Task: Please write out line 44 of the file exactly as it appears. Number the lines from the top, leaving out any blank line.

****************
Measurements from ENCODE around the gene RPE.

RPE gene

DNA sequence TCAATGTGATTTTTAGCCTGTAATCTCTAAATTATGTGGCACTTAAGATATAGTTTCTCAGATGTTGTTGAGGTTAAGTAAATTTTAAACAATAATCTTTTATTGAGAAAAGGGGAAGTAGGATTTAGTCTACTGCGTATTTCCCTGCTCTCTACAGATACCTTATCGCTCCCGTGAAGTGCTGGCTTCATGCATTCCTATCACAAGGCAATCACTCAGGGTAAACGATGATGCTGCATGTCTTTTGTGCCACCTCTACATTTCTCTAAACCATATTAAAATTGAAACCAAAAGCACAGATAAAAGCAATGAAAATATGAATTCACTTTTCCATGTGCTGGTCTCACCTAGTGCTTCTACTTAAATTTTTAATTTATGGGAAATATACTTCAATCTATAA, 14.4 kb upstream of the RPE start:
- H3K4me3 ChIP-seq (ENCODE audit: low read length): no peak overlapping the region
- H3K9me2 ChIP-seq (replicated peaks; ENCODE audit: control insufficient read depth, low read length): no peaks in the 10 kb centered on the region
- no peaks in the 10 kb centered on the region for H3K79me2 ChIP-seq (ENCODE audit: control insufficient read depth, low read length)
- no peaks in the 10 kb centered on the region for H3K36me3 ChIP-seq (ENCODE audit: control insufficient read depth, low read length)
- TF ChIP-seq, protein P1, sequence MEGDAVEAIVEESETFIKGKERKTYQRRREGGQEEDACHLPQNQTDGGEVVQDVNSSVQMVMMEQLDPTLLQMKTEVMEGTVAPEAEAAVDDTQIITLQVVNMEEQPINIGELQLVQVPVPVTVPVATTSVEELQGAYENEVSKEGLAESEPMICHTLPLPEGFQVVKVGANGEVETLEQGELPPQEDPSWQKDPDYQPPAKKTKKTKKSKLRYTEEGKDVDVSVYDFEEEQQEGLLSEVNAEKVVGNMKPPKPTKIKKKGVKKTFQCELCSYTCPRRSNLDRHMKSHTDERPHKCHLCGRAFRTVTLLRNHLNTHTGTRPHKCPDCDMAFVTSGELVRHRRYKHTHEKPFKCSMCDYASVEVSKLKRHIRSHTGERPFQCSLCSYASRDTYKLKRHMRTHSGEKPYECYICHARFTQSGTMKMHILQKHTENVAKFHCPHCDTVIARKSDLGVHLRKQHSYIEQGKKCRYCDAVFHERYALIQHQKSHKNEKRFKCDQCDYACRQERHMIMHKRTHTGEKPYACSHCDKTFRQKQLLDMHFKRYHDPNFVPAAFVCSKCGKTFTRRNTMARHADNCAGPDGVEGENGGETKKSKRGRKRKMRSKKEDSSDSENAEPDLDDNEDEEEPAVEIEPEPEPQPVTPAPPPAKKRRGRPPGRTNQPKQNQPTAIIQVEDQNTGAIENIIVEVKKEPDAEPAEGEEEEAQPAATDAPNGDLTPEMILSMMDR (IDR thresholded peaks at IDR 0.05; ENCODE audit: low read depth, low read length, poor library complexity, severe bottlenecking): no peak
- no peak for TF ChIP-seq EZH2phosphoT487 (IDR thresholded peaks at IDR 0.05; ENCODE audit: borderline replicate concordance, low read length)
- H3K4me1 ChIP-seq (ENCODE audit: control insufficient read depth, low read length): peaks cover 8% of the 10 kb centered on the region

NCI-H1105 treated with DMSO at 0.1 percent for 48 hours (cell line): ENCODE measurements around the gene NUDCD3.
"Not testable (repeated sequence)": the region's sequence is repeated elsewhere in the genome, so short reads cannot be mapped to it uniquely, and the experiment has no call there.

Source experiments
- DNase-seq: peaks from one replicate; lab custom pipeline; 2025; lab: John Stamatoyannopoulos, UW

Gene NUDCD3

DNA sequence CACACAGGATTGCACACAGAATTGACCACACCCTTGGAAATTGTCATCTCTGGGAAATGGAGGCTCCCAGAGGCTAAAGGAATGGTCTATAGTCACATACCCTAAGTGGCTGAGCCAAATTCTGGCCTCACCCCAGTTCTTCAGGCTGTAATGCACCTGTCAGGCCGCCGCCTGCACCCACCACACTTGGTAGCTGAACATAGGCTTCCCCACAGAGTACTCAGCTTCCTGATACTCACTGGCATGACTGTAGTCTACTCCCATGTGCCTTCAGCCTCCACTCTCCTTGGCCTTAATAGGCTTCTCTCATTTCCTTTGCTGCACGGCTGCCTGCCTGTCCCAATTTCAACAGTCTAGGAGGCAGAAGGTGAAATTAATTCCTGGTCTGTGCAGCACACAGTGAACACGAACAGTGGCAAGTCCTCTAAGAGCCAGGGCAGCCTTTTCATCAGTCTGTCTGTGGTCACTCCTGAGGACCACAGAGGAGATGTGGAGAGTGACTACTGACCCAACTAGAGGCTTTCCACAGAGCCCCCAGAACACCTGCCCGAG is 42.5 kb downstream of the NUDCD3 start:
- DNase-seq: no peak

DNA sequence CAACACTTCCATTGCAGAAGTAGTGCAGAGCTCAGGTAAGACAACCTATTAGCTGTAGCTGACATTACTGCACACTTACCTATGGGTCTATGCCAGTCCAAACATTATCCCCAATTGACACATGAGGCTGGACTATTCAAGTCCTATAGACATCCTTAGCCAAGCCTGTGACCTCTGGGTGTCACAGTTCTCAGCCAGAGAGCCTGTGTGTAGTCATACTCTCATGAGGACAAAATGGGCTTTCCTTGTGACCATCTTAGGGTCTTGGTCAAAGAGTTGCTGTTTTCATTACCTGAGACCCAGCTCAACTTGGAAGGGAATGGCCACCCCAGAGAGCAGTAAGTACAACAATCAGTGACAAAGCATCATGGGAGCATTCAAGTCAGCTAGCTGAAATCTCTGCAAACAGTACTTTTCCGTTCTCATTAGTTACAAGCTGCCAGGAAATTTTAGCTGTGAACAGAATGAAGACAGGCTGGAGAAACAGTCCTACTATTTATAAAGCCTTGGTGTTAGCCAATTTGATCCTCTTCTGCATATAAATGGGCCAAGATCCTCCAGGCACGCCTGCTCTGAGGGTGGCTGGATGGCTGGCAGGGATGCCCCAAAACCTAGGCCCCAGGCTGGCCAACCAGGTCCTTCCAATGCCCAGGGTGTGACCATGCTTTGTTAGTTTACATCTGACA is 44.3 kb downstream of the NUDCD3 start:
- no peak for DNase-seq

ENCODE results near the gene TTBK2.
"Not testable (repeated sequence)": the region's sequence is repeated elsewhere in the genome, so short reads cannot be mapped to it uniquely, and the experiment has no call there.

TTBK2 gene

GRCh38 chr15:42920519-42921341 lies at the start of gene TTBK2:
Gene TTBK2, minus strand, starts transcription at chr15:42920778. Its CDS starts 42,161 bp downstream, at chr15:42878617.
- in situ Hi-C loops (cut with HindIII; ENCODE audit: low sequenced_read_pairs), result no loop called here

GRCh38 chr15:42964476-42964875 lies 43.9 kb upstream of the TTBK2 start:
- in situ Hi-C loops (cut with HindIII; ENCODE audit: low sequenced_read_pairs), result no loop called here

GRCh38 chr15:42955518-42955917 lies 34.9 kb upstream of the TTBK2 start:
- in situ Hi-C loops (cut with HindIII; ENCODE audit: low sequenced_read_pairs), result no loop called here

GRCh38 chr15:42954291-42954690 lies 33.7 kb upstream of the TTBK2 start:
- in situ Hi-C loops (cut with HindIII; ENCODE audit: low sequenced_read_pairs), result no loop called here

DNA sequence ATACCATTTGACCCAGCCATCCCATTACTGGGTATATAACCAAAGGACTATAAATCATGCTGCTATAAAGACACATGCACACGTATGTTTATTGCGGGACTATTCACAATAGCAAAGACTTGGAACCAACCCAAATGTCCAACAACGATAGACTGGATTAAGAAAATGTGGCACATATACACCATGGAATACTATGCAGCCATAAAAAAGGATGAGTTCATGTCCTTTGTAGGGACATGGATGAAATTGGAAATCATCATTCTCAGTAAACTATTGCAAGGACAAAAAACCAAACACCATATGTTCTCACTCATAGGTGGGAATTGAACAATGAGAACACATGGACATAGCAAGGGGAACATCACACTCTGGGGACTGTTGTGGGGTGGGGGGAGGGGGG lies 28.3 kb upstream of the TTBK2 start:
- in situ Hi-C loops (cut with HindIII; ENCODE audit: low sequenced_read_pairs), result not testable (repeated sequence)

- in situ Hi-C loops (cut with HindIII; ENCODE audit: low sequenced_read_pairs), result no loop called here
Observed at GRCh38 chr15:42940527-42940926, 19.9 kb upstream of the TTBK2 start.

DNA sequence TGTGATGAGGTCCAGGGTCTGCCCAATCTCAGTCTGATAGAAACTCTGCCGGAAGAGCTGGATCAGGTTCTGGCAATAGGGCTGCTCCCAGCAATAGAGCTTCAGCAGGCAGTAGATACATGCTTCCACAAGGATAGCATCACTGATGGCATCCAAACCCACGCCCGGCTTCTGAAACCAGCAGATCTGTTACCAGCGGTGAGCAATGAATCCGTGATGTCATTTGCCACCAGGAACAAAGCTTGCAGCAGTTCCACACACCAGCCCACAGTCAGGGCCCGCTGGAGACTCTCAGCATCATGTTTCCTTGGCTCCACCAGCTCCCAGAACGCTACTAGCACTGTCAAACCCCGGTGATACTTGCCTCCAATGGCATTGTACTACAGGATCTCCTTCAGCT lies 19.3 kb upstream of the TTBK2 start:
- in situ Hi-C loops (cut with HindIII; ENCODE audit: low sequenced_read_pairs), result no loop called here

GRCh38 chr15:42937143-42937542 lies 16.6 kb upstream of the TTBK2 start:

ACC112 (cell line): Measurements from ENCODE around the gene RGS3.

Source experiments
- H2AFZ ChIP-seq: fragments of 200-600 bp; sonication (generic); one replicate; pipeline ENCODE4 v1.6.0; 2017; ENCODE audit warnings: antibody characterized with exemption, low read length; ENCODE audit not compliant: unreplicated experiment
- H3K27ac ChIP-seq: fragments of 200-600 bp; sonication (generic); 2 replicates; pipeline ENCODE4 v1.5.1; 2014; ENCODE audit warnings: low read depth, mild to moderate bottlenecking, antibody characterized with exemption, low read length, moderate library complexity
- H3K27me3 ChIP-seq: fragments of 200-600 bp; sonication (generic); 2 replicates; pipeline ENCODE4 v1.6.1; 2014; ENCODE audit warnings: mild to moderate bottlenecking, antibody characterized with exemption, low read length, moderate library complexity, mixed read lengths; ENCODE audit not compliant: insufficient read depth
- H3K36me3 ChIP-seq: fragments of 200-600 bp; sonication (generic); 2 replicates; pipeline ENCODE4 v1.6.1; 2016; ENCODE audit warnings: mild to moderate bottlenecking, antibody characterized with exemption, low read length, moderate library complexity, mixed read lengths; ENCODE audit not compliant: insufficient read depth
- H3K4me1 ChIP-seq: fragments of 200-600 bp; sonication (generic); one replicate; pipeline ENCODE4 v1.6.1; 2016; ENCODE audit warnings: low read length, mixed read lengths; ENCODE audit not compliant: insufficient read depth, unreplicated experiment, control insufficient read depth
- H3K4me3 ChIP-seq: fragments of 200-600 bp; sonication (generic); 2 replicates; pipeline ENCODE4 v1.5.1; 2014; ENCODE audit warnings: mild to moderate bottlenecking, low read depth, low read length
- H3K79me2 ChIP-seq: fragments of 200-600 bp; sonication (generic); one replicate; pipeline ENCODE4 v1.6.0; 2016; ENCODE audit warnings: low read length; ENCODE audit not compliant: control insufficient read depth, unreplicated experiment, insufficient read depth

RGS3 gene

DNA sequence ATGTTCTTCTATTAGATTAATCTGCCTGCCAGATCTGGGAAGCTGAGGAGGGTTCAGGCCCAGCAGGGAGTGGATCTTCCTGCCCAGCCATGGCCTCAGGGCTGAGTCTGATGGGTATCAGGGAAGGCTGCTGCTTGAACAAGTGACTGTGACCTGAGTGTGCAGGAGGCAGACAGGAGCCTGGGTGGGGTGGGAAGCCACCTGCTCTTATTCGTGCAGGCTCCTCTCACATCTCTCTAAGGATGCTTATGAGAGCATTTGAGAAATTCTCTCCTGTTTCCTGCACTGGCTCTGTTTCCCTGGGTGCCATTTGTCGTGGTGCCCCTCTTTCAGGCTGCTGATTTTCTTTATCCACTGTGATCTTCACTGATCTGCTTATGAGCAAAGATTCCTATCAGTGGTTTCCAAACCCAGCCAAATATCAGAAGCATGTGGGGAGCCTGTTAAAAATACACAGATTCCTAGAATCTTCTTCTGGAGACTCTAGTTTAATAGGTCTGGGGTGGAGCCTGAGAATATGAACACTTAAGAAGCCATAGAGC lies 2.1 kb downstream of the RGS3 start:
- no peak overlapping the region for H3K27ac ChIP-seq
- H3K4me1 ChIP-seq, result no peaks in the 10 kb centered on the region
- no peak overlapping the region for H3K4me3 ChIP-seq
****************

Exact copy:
- H3K36me3 ChIP-seq: fragments of 200-600 bp; sonication (generic); 2 replicates; pipeline ENCODE4 v1.6.1; 2016; ENCODE audit warnings: mild to moderate bottlenecking, antibody characterized with exemption, low read length, moderate library complexity, mixed read lengths; ENCODE audit not compliant: insufficient read depth